Why ‘Do It For Me’ is Defining the Smart Home Market

By Dan DiClerico

Published July 14, 2017

July 13, 2017

With all the talk of the “dawn of the smart home,” you might think the technology is only a few years old. In fact, it’s been around since at least 1984, the year the National Association of Home Builders formed a “Smart House” task group to explore ways to integrate technology into home design. So is the smart home really ready for prime time? Or will it continue its niche ways?

To help answer those questions, HomeAdvisor conducted a smart home survey of 1,500 consumers nationwide. We wanted to find out what they like about the technology, what barriers are keeping them on the sidelines, what role professionals will play in the spread of the smart home, and more. Here are the five key takeaways from the survey, aimed at home improvement pros and emerging smart home manufacturers.


1. Consumers don’t want to go it alone.

Smart home technology is often marketed as a DIY solution. Sure, setting up an Amazon Echo or Google Home is easy enough. But less than half (48 percent) of the respondents to our survey said they always install smart home products themselves. Of those who rely on professional support, the main reason they give is that they don’t have the knowledge to handle the installation themselves. That’s creating a sizable “Do It For Me” customer base in the smart home market.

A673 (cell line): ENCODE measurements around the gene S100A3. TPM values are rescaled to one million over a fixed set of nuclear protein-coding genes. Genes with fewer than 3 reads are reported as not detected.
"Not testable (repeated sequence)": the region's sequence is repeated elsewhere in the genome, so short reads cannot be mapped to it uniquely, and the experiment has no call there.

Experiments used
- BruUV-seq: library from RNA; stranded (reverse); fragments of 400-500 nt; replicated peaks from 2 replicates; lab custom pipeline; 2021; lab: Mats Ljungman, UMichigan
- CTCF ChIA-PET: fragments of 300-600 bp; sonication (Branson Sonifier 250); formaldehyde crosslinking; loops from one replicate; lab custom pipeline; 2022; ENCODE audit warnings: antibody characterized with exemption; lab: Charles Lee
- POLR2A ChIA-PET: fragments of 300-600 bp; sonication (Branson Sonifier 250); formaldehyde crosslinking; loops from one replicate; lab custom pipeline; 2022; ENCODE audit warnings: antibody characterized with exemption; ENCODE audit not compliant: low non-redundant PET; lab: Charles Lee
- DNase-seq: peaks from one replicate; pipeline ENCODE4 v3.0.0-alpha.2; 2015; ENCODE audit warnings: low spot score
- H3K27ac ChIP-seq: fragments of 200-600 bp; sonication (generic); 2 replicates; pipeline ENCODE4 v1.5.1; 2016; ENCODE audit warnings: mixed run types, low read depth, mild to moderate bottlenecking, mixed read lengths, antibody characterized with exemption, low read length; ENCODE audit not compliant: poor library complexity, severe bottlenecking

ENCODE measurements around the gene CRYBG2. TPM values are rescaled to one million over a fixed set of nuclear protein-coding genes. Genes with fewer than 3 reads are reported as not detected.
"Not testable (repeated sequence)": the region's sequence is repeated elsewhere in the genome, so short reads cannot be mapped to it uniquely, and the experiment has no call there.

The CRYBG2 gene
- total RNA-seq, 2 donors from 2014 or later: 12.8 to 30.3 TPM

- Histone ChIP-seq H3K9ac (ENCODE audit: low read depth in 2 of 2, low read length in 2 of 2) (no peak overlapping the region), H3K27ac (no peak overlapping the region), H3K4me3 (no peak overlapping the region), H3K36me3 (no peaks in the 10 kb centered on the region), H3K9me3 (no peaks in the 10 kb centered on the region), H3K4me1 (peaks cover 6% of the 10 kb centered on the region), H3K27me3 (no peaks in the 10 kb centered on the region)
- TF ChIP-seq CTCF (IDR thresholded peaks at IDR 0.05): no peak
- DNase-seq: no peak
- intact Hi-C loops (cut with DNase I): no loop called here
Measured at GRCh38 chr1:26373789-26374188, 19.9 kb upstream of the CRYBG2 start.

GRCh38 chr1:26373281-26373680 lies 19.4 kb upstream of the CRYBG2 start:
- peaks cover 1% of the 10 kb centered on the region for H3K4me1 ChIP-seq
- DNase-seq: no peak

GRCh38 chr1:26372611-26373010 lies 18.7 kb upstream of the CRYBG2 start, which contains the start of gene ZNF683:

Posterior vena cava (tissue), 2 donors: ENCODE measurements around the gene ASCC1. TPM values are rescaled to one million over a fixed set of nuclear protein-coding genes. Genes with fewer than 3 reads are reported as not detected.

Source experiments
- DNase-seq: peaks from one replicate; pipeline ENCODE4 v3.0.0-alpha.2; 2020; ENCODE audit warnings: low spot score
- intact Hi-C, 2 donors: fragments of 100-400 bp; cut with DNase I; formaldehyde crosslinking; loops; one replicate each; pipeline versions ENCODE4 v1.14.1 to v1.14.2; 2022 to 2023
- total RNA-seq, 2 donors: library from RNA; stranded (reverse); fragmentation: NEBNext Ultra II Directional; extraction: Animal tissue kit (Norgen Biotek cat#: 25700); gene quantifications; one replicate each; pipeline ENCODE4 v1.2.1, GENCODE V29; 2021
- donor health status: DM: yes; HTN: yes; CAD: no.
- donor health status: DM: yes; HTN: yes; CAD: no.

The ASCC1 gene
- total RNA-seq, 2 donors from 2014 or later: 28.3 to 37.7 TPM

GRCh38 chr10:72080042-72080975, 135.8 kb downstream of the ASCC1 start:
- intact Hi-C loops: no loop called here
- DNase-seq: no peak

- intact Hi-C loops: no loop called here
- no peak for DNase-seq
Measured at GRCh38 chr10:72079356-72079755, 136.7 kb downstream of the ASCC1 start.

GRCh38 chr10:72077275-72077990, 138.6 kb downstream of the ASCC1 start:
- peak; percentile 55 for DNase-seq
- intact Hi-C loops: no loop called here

2. There’s no clear go-to pro.

So who do consumers turn to when they need help with their smart home products? About half of survey respondents hire a security/alarm company (48 percent) or electrician (47 percent), while roughly a quarter choose a contractor (28 percent), heating and cooling contractor (28 percent), or handyman (27 percent). Options are good, but at a certain point we will likely see the emergence of a dedicated smart home pro.

3. Less trouble with troubleshooting.

We also asked people about their comfort levels troubleshooting after products are installed. Just 15 percent of respondents were either uncomfortable or very uncomfortable with that aspect of smart home ownership. That number could go up as the technology moves from tech-savvy early adopters to the mass market. But for the moment, the need for professional support is focused on the initial install.


4. Smart home help is just a click away.

We know that around 90 percent of homeowners currently use word-of-mouth referrals and other “offline” methods for hiring pros to do work around the house. This survey told a different story. Just 28 percent of respondents told us they use word-of-mouth to hire smart home pros. A virtually identical 27 percent use online referrals sites, while lesser percentages use referrals from retailers (13 percent) and manufacturers (11 percent). Translation? Smart home services will be a mainly digital business.

5. It’s (still) all about Millennials.

Bit of a no-brainer here, but the extent to which Millennials are driving smart home technology is noteworthy. To wit, 77 percent of Millennials in our survey have purchased a smart home product, compared with 50 percent of Gen Xers and 25 percent of the 55-and-up age group. Given that Millennials will own more than 30 million homes by the year 2030, look for them to be a driver of smart technology for decades to come.

There you have it. Of course, technology is hard to predict, and smart home tech is no different. Consider the fact that even the most prescient industry experts didn’t see Amazon Alexa coming. But some thirty years after people first started pondering the possibilities of the smart house, the sun is finally starting to peek up on the horizon.


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